The Three Act Structure for a Screenplay
After developing your main character for your story you have to start thinking about
the other characters. Each supporting character must add or subtract something to or
from the main character. In other words, each supporting character must either try to help
or try to prevent the main character from succeeding in their quest.
Structure consists of the specific situations in a movie and their positions relative to one another.
Proper structure occurs when the right events occur in the right sequence to stir up emotions from
the viewing audience. Another way to say this is: The Right Thing Happening at the Right Time.
How many times have you sat in the theater and watched a movie knowing that something awesome is
going to happen in just a few minutes? If you do, you anticipate that moment -- you want it to happen, and
you want it to be satisfying. Structuring your story effectively involves dividing your screenplay into
three acts and making use of specific structural devices.
Any film story can be divided into three acts. This division constitutes the first level of
plot structure and is absolutely necessary to create an effective screenplay. These acts must
satisfy the dramatic requirements of the film, and clearly have its own beginning, middle, and end.
The goal of Act One is to establish the setting, characters, situation and outer motivation for the hero.
Usually Act One is the strongest in the screenplay because you as the screenwriter must pull in the reader and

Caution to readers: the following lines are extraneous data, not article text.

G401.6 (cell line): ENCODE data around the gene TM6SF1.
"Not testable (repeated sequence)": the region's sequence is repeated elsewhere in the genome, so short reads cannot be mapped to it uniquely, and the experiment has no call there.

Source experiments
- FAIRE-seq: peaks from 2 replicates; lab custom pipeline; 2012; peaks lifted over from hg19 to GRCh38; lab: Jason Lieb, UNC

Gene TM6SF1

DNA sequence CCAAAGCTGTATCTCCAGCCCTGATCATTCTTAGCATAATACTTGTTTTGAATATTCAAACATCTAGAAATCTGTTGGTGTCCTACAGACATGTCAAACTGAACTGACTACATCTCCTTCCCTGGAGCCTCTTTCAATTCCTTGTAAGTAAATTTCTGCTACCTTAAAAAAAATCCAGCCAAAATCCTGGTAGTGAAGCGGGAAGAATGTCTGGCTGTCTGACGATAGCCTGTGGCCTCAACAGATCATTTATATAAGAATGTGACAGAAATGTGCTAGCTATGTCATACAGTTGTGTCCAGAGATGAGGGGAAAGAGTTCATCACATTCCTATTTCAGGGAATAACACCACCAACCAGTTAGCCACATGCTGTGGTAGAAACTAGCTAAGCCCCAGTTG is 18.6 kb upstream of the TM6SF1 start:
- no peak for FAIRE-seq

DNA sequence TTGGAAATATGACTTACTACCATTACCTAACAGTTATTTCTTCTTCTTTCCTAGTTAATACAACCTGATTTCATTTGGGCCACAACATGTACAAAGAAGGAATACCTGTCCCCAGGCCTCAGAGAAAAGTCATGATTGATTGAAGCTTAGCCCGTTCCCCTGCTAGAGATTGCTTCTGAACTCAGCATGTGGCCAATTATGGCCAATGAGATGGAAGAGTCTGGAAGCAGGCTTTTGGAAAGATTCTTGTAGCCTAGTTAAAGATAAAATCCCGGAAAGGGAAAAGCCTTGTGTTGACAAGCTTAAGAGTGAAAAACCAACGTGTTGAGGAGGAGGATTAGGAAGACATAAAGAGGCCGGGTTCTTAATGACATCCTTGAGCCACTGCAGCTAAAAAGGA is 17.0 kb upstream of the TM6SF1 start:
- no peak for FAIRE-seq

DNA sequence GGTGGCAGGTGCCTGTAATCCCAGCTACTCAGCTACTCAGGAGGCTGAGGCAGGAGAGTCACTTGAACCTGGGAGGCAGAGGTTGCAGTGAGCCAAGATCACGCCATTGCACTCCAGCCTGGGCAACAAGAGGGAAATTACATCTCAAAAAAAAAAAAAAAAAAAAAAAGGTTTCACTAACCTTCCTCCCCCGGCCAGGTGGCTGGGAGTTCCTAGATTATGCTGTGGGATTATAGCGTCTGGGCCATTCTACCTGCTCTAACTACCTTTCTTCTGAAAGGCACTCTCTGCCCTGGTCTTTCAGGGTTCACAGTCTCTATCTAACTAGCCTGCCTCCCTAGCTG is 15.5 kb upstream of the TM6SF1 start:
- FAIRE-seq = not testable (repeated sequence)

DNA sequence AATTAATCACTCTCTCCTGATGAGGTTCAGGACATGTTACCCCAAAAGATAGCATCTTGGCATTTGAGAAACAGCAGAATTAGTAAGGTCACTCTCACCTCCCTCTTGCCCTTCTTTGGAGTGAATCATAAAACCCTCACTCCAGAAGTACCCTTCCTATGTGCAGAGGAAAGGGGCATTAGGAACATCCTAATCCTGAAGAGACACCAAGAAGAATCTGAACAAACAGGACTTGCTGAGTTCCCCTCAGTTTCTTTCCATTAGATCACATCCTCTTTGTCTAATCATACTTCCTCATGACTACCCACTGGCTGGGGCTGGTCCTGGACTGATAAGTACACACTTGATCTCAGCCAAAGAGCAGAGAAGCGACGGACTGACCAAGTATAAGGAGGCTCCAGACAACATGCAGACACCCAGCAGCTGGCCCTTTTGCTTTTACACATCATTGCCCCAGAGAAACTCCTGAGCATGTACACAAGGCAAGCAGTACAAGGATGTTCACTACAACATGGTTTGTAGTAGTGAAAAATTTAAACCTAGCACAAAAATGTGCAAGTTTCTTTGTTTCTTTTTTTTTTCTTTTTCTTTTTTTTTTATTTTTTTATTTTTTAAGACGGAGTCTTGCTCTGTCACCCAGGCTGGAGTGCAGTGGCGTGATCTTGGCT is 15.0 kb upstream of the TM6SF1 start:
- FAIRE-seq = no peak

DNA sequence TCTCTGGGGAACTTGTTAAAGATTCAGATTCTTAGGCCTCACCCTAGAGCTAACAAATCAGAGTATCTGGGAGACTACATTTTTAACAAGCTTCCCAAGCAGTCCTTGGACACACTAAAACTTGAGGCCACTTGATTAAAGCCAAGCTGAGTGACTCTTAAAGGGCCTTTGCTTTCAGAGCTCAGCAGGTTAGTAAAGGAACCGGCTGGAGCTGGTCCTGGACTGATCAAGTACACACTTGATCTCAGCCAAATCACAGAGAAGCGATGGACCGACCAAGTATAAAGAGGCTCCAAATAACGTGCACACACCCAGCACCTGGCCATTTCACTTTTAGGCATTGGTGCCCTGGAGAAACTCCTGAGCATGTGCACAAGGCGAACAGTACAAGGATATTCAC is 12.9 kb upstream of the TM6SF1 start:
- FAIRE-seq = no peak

the audience and make them vested in your story. If Act One is weak, don't expect a strong Act Two to make up for it.
The goal of Act Two is to establish the conflict -- the obstacles, the suspense, the humor of the situation, and
the character revelations. This act is the longest and is the bulk of your movie, and can be divided into even more
sections, but the entire goal of Act Two can be boiled down to: OBSTACLE - OVERCOME, ANOTHER OBSTACLE - OVERCOME AGAIN,
YET ANOTHER OBSTACLE - OVERCOME YET AGAIN!
Act Three is to resolve everything. This includes the conflict for the hero.
Basics of the Three Act Structure
Another way to define each act is to track the character's outer motivation. In other words,
each major change in the hero's outer motivation points to the beginning of the next act! In this way,
the main character's growth in the story is directly related to the acts of the screenplay. In a properly
structured 2-hour movie, therefore, Act 1 should last a half an hour, Act 2 for one hour, and Act 3 a half an
hour. In terms of pages of your screenplay, this would conform to:
• Act 1: 30 pages
• Act 2: 60 pages
• Act 3: 30 pages
Check out our iOS app for developing an outline for your story, StoryO for iOS click here for more information
or here for the desktop version.
StoryO for iOS: Available on the App Store